Due to lower levels of estrogen, menopausal and postmenopausal women are at risk of developing osteoporosis. As a means to diagnose the degenerative disease, they might pursue a bone mineral density (BMD) test and scratch their heads when it comes to interpreting the scores. Keep reading to learn more about bone density results to prevent what could be a crippling start to your twilight years.
Purpose of the Bone Density Test
The bone mineral density test estimates the density of your bones and your risks of breaking a bone before it happens. Over time, you can track bone density scores to see if they are improving, stagnant, or worsening, thus helping judge treatment effectiveness as well.
The results of a bone density test are usually expressed as two bone density test scores: T-score and the Z-score.
Bone Density T-Score
A T-score for bone density reflects how much your bone density is higher or lower than that of a healthy, 30-year-old adult.
The following ranges should be used to understand T-scores for osteoporosis:
- Normal Bone Density: -1 and above
- Low Bone density (Osteopenia): Between -1 and -2.5
- Osteoporosis: -2.5 and below
In general, the lower the T-score, the lower your bone density. For example, a BMD T-score of -5.5 is lower than that of -2.5, and an osteoporosis score of -1.0 is lower than that of 1.0. Therefore, your doctor will look at your lowest T-scores to diagnose osteoporosis.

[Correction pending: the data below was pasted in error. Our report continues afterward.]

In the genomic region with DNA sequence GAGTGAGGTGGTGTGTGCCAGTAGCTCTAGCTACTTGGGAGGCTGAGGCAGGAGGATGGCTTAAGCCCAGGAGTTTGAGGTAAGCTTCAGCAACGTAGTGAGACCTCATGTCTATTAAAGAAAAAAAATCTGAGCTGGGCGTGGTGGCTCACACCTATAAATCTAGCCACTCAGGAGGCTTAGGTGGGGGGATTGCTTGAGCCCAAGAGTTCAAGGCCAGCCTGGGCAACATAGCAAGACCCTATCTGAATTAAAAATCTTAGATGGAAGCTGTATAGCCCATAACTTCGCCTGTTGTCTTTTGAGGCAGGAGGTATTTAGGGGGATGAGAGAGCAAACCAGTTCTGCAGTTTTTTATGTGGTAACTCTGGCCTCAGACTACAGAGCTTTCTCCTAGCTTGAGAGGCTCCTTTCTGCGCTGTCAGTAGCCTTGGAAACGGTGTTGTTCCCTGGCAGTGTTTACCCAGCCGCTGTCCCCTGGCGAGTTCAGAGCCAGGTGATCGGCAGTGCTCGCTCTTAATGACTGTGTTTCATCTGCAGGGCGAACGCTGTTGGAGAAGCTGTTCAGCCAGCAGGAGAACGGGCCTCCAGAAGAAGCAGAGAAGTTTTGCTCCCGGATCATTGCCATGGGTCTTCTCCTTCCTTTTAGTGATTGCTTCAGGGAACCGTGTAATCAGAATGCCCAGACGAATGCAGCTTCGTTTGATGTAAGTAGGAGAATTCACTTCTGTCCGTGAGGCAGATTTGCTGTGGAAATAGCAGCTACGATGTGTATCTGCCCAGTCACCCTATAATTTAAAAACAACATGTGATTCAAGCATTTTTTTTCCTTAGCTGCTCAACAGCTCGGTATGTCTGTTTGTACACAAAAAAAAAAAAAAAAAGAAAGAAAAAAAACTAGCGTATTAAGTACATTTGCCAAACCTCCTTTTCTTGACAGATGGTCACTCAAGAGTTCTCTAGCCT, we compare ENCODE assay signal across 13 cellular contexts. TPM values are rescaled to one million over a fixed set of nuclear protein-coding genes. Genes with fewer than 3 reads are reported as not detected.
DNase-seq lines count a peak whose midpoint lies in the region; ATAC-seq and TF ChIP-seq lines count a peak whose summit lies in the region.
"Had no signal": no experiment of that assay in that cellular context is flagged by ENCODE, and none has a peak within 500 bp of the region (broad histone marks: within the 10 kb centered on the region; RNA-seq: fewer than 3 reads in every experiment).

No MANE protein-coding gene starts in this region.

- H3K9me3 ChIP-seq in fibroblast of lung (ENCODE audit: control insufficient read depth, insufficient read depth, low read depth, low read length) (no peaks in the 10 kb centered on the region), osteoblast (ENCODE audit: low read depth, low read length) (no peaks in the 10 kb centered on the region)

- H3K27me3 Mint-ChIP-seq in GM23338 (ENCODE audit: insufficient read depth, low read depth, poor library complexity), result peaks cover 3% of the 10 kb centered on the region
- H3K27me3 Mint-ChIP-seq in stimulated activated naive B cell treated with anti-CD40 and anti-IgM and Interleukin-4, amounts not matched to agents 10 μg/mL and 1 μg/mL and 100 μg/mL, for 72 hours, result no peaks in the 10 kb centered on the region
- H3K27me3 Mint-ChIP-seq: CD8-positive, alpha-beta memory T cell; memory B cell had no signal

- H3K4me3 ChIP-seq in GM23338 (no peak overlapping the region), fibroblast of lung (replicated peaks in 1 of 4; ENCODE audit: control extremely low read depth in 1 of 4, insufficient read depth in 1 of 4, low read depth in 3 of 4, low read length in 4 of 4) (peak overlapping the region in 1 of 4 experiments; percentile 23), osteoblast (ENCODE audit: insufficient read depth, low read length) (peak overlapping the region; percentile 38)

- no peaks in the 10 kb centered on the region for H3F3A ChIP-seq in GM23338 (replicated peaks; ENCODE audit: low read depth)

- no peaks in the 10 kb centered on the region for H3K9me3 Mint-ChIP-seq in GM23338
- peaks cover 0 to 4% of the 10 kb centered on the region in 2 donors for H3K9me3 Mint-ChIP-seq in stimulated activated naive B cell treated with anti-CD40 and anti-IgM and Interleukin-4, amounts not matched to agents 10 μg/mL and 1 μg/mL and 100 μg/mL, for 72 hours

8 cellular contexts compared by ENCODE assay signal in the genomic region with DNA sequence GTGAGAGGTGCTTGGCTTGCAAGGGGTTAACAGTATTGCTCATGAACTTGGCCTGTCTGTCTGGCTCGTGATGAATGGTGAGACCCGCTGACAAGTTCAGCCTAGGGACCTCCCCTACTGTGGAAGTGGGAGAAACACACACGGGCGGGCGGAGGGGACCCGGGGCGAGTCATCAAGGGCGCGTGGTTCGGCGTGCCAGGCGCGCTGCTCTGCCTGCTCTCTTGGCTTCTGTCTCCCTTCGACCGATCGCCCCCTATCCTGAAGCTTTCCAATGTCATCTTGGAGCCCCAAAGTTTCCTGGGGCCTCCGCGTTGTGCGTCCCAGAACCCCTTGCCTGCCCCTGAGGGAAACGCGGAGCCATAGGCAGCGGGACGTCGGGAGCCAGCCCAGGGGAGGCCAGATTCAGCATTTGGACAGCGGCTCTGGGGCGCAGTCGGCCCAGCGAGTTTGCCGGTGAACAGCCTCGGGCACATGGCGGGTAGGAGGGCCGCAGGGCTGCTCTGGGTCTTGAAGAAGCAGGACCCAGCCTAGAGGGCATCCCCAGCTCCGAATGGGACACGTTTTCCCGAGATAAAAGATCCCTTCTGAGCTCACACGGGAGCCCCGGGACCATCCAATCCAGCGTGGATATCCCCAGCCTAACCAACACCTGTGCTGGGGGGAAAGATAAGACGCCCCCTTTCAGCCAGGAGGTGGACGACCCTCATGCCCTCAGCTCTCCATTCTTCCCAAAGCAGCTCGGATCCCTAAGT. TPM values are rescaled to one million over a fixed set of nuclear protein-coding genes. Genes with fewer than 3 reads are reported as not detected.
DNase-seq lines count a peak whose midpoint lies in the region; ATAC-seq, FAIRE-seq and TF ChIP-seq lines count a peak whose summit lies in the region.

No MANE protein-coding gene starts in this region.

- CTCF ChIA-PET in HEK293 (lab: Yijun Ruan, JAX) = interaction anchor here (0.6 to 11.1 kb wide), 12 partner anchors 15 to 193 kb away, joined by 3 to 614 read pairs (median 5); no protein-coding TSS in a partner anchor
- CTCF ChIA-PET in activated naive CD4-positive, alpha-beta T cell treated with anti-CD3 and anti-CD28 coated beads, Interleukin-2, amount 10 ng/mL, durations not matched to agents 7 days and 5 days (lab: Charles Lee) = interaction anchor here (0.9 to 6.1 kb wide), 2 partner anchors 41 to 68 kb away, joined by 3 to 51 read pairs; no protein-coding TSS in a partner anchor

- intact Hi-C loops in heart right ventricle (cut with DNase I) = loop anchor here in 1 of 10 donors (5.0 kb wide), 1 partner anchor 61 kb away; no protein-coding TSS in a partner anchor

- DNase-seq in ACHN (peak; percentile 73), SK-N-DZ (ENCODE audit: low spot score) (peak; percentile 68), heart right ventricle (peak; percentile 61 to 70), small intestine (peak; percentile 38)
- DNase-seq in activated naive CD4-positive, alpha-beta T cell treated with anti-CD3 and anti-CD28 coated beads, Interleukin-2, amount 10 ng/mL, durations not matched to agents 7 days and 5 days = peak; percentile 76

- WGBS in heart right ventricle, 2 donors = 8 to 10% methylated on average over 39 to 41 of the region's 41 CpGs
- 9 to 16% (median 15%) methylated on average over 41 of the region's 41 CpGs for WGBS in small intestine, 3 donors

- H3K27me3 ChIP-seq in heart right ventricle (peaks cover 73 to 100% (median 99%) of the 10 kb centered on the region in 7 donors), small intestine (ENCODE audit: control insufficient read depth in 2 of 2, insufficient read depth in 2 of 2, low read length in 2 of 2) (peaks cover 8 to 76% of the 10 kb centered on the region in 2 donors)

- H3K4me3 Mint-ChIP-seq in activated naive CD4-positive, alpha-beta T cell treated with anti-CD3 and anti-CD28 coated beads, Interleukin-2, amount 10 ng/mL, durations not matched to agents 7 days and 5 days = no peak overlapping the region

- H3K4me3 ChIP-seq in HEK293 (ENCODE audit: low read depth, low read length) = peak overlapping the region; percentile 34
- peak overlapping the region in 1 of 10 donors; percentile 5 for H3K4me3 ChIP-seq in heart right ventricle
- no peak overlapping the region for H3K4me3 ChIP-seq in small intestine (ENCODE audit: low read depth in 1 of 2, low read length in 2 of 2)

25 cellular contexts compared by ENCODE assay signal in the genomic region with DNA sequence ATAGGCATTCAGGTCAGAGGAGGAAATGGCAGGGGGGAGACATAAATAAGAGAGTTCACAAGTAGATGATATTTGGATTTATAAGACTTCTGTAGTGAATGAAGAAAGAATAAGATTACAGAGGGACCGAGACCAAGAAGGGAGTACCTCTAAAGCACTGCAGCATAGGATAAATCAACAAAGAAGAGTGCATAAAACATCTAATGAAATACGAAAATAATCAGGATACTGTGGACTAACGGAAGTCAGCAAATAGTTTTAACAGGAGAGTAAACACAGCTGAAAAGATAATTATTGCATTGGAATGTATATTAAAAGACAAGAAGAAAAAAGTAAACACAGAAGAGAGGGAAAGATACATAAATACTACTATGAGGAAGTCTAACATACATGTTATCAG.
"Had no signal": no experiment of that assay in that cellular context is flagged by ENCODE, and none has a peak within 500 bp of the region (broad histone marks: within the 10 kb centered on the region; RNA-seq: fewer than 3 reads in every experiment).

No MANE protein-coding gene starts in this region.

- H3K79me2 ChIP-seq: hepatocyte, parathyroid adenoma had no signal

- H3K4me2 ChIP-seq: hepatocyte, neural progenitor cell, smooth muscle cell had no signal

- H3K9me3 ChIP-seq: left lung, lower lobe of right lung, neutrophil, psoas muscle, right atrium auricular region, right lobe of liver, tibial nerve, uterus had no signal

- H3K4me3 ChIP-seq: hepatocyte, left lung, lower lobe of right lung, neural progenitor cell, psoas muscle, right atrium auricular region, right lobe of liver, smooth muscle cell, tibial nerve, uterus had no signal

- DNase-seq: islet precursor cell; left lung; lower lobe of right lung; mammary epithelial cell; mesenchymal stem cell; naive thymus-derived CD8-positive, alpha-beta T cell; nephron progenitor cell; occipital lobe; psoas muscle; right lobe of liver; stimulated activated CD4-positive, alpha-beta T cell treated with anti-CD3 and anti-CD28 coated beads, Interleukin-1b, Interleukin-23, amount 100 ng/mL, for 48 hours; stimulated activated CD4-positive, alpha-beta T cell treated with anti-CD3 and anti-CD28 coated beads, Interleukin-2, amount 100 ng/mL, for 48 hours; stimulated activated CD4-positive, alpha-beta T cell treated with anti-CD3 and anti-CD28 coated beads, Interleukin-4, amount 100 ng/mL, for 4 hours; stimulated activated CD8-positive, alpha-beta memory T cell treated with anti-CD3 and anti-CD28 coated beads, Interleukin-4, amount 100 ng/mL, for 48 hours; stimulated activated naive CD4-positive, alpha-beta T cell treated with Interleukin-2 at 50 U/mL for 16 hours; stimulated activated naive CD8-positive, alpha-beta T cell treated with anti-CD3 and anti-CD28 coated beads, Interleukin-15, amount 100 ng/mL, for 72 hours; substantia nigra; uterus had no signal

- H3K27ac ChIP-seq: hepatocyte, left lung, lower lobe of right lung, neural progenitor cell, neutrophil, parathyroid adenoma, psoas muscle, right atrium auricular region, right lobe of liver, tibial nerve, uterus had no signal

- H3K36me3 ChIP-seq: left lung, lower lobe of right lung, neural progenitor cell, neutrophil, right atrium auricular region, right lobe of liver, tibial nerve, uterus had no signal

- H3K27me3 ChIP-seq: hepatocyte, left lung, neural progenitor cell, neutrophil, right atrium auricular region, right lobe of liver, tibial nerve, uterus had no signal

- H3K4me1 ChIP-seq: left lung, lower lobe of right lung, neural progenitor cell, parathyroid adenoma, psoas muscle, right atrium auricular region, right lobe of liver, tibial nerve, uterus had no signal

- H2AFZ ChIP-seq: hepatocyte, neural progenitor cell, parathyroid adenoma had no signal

Bone Density Z-Score
The osteoporosis Z-score, on the other hand, represents a woman's bone density results in comparison to a person of her age, sex, weight, and ethnicity.
If one's Z-score is abnormally skewed, this could represent an external factor aside from aging that is causing atypical bone loss.
What Do I Do If I Have A Low Bone Mineral Density Score?
Treatment depends upon the stage of osteoporosis.
Women with lower BMD but not yet osteoporosis may wish to pursue additional testing with a specialist to verify bone mineral density scores. Also, medications might be prescribed to prevent further bone loss and reduce the risk of fracture.
For advanced stages of osteoporosis, their doctor may prescribe osteoporosis medication, and repeat bone density tests will be pursued to monitor treatment effectiveness.
All in all, correct interpretation of the two bone density test scores, T-scores and Z-scores, is vitally important for women monitoring bone loss throughout and past the menopausal transition. With the T-score, a result of -1 and above puts you in the safe zone, and Z-scores can help you compare where you should be according to your demographics. Also, women with unsettling bone density scores should rest assured that osteoporosis treatment is possible, and better yet, the early stages of osteopenia can be reversed before they worsen into osteoporosis.
- Mayo Clinic. (2017). Bone density test. Retrieved September 18, 2018, from https://www.mayoclinic.org/tests-procedures/bone-density-test/about/pac-20385273
- National Osteoporosis Foundation. (n.d.). Bone Density Exam/Testing. Retrieved September 18, 2018, from https://www.nof.org/patients/diagnosis-information/bone-density-examtesting/
- New York State Osteoporosis. (2017). How to Understand Your Results. Retrieved September 18, 2018, from http://www.nysopep.org/Diagnosis_UnderstandResults.shtml